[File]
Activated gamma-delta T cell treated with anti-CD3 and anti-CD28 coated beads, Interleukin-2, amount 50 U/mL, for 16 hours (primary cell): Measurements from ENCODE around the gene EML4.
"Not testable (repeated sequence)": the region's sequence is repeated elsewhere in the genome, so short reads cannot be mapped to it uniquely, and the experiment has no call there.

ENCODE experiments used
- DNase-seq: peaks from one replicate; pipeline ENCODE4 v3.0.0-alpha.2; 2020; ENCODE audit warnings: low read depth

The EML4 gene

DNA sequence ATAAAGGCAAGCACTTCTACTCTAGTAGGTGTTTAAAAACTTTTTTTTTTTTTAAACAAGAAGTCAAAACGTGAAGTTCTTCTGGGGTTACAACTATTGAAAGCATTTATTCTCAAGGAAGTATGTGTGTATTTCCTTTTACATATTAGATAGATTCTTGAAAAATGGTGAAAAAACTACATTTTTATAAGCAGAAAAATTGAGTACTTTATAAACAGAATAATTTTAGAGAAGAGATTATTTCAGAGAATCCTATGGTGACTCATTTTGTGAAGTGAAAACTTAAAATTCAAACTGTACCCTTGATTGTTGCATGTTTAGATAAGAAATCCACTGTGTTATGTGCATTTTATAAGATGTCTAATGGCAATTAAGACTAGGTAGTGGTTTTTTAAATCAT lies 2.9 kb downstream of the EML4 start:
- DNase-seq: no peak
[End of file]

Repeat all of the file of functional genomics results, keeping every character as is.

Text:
Activated gamma-delta T cell treated with anti-CD3 and anti-CD28 coated beads, Interleukin-2, amount 50 U/mL, for 16 hours (primary cell): Measurements from ENCODE around the gene EML4.
"Not testable (repeated sequence)": the region's sequence is repeated elsewhere in the genome, so short reads cannot be mapped to it uniquely, and the experiment has no call there.

ENCODE experiments used
- DNase-seq: peaks from one replicate; pipeline ENCODE4 v3.0.0-alpha.2; 2020; ENCODE audit warnings: low read depth

The EML4 gene

DNA sequence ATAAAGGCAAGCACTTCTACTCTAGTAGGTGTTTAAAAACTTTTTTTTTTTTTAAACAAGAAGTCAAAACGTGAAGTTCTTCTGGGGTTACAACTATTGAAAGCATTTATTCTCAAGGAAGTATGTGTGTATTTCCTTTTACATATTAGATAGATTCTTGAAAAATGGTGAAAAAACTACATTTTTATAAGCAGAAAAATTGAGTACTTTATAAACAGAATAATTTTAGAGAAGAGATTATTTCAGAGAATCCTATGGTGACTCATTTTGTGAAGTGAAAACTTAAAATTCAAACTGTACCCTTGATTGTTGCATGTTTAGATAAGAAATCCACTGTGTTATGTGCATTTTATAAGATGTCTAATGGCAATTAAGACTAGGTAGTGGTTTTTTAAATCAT lies 2.9 kb downstream of the EML4 start:
- DNase-seq: no peak